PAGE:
The Origins of Budai: Commonly Confused with Gautama Buddha

Fat & Happy Buddha Statue by Lotus Sculpture

View all our Laughing, Fat and Happy Budai statues from Lotus Sculpture

Many Americans mistakenly identify the Budai as that of the Siddhartha Gautama Buddha.  The Budai is often depicted holding a cloth sack and is commonly referred to as the laughing Buddha or the fat & happy Buddha.  It is believed that the Budai is an incarnation of Maitreya or the future Buddha form that will succeed the historic Gautama Buddha by appearing on earth someday in the future at a time when Dharma will have been forgotten, in order to re-teach the pure dharma.  He is said to appear on earth one day and achieve complete enlightenment, just as the historic Gautama, teaching the world his wisdom.

In Buddhist folk traditions it is said that the Budai is a man of good and loving character and is admired for his genuine happiness, plenitude  and contentment.  A popular belief is that rubbing his belly will bring about good luck, wealth, and overall prosperity.  Incorporate a Fat & Happy Buddha Statue from Lotus Sculpture into your life and rub his belly for good luck and happiness!

Attributes of a Buddha Statue: The All-knowing, All-Seeing & All-Hearing

I am the All-Knowing, the All-Seeing, the Knower of the Way, the Opener of the Way, and the Preacher of the Way. Come to me, all you gods, men, and demons, to hear the law”.
~Lotus Sutra, Chapter Five~

Stone Gupta Buddha Statue

View all our Buddha statues including this stone Gupta period Buddha statue

Buddhism and Buddhist art has traveled a long way from its simple beginnings. In the earliest Buddhist art of India, the Buddha was not represented in human form. His presence was indicated instead by signs, such as an empty seat, footprints, or space beneath a parasol. It wasn’t until the 1st century AD, when Buddhism expanded outside of India, when the human image of one Buddha came to dominate the artistic scene. The Golden Age, otherwise known as the Gupta period, from fourth to sixth century AD, adopted an ‘ideal image’ of the Buddha.  Gupta Buddha statues, popularized with their eyes cast down, as if in a meditation state, and enriched with a spiritual aura, became the model for future generations of artists.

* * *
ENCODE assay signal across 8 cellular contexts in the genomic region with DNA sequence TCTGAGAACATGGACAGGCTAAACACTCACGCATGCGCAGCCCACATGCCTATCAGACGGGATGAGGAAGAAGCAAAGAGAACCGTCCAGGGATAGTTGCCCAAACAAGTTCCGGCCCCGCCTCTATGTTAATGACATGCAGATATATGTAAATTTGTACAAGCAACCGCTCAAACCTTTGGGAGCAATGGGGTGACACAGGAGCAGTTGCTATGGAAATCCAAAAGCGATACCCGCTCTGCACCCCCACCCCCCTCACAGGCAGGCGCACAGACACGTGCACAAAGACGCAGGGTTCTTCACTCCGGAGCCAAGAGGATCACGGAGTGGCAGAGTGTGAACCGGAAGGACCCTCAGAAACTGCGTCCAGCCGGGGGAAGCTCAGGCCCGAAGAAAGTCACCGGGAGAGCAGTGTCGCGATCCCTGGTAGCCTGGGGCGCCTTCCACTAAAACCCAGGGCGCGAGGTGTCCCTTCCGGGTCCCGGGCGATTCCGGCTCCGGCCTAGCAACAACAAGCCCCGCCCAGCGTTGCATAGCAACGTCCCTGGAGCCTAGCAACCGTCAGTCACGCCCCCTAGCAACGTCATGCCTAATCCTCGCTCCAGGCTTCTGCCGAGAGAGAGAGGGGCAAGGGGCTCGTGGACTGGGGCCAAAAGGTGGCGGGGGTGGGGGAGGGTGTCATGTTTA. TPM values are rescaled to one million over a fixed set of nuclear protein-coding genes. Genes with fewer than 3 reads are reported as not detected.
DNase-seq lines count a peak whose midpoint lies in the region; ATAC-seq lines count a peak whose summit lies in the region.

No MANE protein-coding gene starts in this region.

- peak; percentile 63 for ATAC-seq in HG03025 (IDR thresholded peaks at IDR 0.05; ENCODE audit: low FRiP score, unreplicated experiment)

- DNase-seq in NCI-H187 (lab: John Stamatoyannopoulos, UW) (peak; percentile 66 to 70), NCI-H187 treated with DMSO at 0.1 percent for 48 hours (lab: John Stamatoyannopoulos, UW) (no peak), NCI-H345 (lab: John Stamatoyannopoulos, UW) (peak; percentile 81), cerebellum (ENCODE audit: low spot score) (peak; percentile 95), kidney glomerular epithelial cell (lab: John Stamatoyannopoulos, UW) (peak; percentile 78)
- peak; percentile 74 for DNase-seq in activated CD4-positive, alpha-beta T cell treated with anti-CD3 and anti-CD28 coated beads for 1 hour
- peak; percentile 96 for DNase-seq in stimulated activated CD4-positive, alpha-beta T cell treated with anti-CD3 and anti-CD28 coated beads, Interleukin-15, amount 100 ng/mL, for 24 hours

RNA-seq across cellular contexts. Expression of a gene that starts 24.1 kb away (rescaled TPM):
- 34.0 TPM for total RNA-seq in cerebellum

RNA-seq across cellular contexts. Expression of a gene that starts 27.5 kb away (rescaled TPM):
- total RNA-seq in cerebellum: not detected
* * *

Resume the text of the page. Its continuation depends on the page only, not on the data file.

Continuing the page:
Throughout history, artists have given their own spiritual interpretation of the Buddha statue, but a few physical non-human characteristics continue to represent the nature of the Buddha.

The All-Knowing”: The Bump of Knowledge; the uppermost bump at the head of a Lord Buddha statue. This symbolizes spiritual wisdom and a fully-developed top chakra. Chakras are believed to be centers of the body which a person can collect energy. This bump is typically covered with spiral shaped curls of hair that symbolize enlightenment.

The All-Seeing”: The Urna, commonly translated as the third-eye, is a circular dot positioned in between the eyebrows of a Buddha statue. It is viewed as an auspicious mark and symbol of the Buddhas enlightenment; his ability to see past our mundane universe of suffering and see the true nature of the world. Legend also says that Buddha had one strand of white hair in the center of his forehead, from which emitted rays of light to enlighten the world. Some traditions believe the location of the Urna is the sixth chakra – center of energy and wheel of light.

The All-Hearing”: As the art of Buddha sculpture evolved, superhuman characteristics became standard traits carved into the Buddha image. Among them are webbed fingers, very long arms, and long earlobes. The elongated ears are typically present in any given Buddha statue. This is an expression of the highest degree of respect. Long earlobes came to be a symbol of all who achieves enlightenment.

Buddhist Zen Stories

Japanese style Buddha statue

Japanese Buddha Statue in Abhaya mudra 36″

Zen Story –The Most Important Teaching

A renowned Zen master said that his greatest teaching was this: Buddha is your own mind. So impressed by how profound this idea was, one monk decided to leave the monastery and retreat to the wilderness to meditate on this insight. There he spent 20 years as a hermit probing the great teaching.

One day he met another monk who was traveling through the forest. Quickly the hermit monk learned that the traveler also had studied under the same Zen master. “Please, tell me what you know of the master’s greatest teaching.” The traveler’s eyes lit up, “Ah, the master has been very clear about this. He says that his greatest teaching is this: Buddha is NOT your own mind.”

“The mind, the Buddha, living creatures – these are not three different things” – ~Avatamasaka Sutra~

Zen Story – Nature’s Beauty

A priest was in charge of the garden within a famous Zen temple. He had been given the job because he loved the flowers, shrubs, and trees. Next to the temple there was another, smaller temple where there lived a very old Zen master. One day, when the priest was expecting some special guests, he took extra care in tending to the garden. He pulled the weeds, trimmed the shrubs, combed the moss, and spent a long time meticulously raking up and carefully arranging all the dry autumn leaves. As he worked, the old master watched him with interest from across the wall that separated the temples.